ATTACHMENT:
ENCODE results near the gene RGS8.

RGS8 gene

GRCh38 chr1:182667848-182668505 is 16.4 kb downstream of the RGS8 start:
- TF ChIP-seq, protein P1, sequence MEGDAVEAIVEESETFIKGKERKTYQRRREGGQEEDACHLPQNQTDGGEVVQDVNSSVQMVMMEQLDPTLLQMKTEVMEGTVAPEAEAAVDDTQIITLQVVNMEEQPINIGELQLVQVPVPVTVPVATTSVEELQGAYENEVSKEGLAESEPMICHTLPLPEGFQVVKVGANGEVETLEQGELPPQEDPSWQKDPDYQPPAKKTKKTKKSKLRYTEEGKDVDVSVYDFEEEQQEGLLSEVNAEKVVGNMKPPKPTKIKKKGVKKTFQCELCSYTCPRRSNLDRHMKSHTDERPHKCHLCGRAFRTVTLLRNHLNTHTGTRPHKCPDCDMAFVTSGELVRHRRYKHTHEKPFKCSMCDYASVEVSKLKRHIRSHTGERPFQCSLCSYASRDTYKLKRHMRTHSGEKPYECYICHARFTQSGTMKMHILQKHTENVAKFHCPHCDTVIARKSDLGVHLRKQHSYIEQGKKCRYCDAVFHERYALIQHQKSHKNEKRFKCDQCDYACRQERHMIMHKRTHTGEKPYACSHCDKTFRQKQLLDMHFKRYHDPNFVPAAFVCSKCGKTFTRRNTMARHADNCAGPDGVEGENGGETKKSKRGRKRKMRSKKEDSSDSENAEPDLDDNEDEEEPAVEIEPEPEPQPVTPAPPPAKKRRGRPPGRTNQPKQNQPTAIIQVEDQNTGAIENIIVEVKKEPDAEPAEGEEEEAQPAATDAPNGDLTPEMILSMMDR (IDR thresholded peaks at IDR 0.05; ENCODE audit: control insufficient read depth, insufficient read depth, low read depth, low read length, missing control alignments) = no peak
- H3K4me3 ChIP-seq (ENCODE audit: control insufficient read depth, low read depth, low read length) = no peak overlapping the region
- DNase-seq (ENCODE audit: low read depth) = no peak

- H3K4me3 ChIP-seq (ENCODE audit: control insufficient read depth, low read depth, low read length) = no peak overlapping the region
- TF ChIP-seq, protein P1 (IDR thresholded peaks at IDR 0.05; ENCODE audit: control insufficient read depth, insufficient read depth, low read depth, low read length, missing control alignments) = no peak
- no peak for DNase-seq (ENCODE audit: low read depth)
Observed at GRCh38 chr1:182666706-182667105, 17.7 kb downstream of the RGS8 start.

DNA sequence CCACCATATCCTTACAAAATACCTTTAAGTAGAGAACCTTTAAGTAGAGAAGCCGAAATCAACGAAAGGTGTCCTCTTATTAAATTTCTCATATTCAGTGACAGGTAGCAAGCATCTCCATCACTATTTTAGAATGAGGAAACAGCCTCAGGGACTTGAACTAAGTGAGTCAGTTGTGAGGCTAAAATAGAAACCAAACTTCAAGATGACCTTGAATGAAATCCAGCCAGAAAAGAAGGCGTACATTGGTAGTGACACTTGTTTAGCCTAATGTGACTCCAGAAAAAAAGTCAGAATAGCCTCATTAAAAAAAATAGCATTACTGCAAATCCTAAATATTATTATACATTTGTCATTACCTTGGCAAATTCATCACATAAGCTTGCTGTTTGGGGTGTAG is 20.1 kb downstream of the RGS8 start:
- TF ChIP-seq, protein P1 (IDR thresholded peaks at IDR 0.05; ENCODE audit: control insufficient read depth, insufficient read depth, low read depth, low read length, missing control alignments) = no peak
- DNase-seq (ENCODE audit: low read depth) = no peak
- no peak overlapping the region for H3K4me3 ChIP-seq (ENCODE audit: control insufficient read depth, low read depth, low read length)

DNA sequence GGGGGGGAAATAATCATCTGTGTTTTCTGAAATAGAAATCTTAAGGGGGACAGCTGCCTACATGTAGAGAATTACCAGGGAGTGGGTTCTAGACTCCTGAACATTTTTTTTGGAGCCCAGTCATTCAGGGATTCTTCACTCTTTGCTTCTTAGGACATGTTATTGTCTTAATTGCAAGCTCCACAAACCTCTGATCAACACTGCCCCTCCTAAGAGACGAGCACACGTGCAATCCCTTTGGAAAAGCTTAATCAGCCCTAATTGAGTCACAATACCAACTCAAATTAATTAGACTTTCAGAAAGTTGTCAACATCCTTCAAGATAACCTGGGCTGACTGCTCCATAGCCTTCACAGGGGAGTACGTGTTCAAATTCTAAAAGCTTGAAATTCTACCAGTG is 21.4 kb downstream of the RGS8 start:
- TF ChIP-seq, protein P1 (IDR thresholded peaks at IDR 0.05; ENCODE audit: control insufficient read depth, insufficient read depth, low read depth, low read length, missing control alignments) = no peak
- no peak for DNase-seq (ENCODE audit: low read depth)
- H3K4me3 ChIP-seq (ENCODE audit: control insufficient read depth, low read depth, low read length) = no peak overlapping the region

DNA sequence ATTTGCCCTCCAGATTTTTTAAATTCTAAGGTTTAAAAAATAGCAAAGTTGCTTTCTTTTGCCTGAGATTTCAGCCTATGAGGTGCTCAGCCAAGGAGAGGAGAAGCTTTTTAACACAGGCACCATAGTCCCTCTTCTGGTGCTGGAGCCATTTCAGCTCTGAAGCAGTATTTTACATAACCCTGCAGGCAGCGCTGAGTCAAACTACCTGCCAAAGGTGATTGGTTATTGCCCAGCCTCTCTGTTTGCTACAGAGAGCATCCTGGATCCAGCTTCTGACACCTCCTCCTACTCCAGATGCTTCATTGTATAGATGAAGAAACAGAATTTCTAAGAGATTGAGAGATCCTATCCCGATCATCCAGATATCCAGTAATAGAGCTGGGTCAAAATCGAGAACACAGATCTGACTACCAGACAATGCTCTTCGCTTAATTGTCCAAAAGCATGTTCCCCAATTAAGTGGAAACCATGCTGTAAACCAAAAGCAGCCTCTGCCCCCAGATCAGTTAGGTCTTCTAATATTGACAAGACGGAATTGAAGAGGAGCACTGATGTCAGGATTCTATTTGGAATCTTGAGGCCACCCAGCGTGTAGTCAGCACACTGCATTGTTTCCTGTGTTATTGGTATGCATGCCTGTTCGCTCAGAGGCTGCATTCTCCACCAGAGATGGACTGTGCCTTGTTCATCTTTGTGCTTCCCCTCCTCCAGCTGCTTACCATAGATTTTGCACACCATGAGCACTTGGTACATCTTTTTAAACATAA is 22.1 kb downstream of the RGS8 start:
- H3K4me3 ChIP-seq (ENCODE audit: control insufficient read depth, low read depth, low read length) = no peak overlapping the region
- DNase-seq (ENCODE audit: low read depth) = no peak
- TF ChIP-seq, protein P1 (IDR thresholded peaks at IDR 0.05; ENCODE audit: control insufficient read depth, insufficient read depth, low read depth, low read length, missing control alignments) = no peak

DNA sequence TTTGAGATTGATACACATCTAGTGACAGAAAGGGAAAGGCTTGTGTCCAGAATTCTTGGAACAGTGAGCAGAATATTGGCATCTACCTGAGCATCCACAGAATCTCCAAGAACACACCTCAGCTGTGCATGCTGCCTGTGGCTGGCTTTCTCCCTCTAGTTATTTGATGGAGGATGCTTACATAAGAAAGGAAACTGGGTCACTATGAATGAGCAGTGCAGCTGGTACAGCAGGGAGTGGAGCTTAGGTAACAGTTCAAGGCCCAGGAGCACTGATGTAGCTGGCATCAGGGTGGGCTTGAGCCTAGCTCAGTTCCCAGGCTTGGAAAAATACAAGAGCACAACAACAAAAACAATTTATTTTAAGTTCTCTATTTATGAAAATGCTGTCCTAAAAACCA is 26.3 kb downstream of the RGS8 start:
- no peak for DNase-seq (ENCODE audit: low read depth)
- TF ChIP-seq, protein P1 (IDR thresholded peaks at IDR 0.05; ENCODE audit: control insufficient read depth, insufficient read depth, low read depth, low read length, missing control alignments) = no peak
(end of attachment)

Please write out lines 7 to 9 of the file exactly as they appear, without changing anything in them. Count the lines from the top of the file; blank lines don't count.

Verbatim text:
- H3K4me3 ChIP-seq (ENCODE audit: control insufficient read depth, low read depth, low read length) = no peak overlapping the region
- TF ChIP-seq, protein P1 (IDR thresholded peaks at IDR 0.05; ENCODE audit: control insufficient read depth, insufficient read depth, low read depth, low read length, missing control alignments) = no peak
- no peak for DNase-seq (ENCODE audit: low read depth)